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Prosecuting Terrorism

Terrorism, race hate, crimes against humanity, war crimes, violent extremism, hijacking and espionage cases are tackled by a specialist team of Crown Prosecutors. The Counter Terrorism Division of the CPS includes highly experienced prosecutors, advocates and caseworkers who work closely with the police to bring offenders to justice.

Find out more about how we prosecute cases of terrorism.

Two men convicted of planning to travel to Syria to fight


Junead Khan, aged 25, and Shazib Khan, aged 23, were today, 1 April, found guilty at Kingston Crown Court of planning to travel to Syria to join Daesh and fight. Junead Khan was also found guilty of preparing an act or acts of terrorism within the UK.

The jury heard that between August 2014 and July 2015 the two men from Luton, who are nephew and uncle, made plans with the intention to travel abroad to fight. However, towards the end of the time period, Junead Khan changed his mind and was involved in discussions with another relating to planning acts of terrorism in this country.

The two defendants shot a video as they drove around London, called 'ISIS drives around Westminster' which focused on locations such as Downing Street, the Houses of Parliament, and the Cenotaph. When their address was searched a leaflet 'Terrorists or terrorised', a book called 'Guide to the Islamic State' and flags representing ISIL were found.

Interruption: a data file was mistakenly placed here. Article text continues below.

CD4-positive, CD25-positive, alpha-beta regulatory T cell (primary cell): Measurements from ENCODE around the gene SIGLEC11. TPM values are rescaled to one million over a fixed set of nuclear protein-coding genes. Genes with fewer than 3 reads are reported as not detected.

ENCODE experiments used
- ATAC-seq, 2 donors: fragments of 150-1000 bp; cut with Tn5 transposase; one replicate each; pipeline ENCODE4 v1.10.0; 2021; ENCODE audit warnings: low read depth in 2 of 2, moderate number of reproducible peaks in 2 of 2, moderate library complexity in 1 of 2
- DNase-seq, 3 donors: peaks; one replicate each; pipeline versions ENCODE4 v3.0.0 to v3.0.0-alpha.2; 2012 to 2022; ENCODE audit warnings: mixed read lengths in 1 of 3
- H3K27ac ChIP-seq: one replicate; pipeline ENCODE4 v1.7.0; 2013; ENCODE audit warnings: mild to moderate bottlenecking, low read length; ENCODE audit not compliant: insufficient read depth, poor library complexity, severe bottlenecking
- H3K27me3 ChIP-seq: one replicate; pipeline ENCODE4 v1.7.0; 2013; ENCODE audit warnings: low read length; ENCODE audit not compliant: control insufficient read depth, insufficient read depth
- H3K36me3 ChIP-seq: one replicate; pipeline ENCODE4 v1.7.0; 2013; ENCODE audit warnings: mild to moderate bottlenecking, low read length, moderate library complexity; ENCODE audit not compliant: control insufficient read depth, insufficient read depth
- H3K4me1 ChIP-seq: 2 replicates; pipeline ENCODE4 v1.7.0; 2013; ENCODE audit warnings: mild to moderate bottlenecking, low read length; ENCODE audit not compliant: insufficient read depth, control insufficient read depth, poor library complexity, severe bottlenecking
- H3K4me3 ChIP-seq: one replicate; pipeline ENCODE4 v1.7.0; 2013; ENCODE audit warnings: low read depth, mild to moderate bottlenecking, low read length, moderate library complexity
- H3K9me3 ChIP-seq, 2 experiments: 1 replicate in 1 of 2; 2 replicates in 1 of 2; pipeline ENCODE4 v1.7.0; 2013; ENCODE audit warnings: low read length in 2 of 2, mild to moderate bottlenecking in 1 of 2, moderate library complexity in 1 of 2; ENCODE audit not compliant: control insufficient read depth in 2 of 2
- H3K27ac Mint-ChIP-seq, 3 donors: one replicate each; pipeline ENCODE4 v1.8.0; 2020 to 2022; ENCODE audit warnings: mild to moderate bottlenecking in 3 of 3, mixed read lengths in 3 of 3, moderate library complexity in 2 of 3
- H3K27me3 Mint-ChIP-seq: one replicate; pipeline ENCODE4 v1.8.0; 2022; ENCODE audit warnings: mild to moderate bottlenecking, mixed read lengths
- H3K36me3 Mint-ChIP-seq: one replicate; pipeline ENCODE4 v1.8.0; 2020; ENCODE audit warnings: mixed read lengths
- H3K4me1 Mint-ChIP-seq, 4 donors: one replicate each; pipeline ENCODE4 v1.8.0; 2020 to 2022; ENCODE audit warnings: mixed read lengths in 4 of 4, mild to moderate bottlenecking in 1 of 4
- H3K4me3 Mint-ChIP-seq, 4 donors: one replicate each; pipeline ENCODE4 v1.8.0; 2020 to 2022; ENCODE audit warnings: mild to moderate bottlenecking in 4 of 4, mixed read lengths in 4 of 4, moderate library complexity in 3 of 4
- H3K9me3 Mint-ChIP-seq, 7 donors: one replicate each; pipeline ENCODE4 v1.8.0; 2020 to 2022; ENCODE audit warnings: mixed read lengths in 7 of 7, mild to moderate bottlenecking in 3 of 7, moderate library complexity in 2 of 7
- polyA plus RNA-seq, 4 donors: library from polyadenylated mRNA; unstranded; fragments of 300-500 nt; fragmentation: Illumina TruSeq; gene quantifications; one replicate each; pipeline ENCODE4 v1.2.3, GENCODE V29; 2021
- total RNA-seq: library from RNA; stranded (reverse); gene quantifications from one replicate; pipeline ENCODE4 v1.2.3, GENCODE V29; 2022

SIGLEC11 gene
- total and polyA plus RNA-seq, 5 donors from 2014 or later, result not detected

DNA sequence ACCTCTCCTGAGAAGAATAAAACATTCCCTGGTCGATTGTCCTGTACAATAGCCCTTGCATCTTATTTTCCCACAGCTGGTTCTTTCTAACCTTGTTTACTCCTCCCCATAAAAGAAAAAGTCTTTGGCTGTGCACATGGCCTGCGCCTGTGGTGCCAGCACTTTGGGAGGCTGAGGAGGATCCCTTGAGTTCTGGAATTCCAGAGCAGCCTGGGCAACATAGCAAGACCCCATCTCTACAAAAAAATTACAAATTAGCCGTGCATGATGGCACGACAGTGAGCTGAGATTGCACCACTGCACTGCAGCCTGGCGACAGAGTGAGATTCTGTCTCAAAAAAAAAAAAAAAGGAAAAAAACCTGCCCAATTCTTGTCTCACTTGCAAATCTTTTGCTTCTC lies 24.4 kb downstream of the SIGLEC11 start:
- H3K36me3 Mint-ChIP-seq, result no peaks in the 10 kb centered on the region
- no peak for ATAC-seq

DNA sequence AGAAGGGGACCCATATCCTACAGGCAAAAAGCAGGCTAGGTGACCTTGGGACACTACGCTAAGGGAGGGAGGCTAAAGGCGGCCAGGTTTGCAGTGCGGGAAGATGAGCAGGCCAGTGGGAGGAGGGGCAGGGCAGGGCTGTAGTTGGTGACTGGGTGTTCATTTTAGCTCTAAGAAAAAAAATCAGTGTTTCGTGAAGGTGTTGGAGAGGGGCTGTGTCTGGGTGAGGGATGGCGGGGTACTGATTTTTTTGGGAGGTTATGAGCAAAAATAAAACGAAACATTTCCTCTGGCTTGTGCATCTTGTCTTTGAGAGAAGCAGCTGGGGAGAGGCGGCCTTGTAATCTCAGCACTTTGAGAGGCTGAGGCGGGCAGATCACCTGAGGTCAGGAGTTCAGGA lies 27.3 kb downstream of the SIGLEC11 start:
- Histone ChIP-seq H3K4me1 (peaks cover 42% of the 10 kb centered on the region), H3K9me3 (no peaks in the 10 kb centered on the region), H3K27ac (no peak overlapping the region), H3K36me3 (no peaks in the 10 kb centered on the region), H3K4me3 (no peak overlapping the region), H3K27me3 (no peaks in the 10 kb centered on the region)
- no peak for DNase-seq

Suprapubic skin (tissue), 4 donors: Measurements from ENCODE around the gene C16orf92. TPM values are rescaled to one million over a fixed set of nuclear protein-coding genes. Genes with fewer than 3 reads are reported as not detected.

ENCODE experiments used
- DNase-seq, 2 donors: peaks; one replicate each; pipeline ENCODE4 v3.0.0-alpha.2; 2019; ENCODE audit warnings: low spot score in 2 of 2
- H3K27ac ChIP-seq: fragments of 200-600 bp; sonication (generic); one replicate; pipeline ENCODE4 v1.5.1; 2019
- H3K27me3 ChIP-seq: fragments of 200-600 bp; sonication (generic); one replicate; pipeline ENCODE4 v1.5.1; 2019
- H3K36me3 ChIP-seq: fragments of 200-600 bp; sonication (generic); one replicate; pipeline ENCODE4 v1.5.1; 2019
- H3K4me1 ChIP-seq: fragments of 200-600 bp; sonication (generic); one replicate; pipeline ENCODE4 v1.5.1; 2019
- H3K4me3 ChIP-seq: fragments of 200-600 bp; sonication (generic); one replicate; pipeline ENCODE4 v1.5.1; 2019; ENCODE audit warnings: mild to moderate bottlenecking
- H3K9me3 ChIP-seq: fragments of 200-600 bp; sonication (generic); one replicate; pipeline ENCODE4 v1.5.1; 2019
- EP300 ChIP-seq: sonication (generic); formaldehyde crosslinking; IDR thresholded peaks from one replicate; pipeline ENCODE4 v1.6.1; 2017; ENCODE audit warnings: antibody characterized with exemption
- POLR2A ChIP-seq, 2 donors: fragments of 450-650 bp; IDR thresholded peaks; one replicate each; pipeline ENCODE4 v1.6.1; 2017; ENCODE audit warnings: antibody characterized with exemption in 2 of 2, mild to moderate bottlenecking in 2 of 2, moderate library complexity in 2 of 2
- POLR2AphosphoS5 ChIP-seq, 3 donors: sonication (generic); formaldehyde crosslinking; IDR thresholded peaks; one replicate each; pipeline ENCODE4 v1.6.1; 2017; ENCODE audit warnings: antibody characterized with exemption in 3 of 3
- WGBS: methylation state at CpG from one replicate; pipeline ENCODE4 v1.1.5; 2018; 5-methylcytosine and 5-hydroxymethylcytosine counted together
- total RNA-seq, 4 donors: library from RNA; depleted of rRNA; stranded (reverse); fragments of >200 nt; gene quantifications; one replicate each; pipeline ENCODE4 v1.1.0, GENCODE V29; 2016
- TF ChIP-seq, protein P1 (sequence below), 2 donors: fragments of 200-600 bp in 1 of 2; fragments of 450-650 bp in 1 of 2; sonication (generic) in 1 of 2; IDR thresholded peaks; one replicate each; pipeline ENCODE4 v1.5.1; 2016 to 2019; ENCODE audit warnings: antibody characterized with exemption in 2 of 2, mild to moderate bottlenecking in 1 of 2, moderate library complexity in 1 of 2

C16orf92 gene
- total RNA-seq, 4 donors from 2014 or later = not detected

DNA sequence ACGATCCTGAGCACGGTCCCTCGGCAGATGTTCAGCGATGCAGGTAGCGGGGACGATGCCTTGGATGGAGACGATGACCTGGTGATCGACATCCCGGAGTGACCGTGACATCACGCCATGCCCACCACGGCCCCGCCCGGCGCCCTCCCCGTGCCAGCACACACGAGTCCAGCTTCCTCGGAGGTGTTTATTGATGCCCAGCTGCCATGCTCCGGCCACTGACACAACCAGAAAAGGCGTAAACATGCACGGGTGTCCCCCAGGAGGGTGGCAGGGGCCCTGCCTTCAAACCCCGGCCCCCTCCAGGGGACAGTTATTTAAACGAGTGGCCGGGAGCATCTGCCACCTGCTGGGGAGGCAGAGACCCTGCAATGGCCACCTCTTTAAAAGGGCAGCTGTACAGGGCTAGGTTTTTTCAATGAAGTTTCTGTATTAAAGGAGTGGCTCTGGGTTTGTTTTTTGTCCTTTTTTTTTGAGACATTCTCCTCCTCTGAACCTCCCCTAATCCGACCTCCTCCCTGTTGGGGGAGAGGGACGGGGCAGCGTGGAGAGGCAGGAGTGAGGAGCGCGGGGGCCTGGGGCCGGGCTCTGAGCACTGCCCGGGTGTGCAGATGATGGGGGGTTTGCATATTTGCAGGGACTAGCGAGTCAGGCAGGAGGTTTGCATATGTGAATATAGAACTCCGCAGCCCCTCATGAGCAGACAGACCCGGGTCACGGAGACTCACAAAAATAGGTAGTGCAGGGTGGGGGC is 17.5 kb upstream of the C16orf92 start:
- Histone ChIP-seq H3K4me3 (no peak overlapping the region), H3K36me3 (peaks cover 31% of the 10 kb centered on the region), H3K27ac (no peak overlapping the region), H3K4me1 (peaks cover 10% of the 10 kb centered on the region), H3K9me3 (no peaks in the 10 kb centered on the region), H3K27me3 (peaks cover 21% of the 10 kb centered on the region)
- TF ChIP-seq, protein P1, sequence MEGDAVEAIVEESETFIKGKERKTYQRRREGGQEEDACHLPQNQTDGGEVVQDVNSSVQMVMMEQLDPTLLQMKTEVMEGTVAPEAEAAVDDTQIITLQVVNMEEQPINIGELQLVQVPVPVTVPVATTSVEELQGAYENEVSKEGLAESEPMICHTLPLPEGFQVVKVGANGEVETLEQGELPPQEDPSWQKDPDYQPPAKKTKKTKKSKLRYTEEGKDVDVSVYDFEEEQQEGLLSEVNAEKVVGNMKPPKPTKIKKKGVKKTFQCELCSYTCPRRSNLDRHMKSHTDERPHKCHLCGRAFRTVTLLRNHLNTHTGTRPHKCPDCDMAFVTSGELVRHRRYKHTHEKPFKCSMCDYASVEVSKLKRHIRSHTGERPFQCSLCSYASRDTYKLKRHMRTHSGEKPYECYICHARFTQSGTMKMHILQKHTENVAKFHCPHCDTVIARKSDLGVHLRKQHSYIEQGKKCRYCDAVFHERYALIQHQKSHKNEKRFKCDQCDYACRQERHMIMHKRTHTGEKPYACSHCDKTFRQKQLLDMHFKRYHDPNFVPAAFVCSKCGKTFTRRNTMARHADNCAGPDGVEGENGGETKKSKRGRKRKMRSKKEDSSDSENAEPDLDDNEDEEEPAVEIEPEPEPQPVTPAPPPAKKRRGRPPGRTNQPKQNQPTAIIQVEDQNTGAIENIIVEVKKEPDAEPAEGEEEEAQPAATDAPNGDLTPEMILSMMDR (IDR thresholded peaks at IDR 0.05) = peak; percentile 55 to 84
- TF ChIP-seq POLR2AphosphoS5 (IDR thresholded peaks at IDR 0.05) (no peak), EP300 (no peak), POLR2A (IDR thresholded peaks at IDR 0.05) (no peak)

Junead Khan searched online how to make an improvised explosive device and roadside bombs and had digital copies of bomb making instructions in the form of extracts from an Al Qaida magazine. He made internet searches for 'specialist knives' and in July 2015 was in email contact with a supplier of a combat knife.

Sue Hemming, Head of Counter Terrorism Division, said: "Junead Khan was planning an attack in the UK and both of these men intended to travel to Syria and support terrorism. Even though they did not leave the country, they had spent a significant amount of time planning their journey.

"Through early detection and prosecution of these individuals more serious crimes have been avoided which could have had devastating consequences in the UK or Syria."


Notes to Editors

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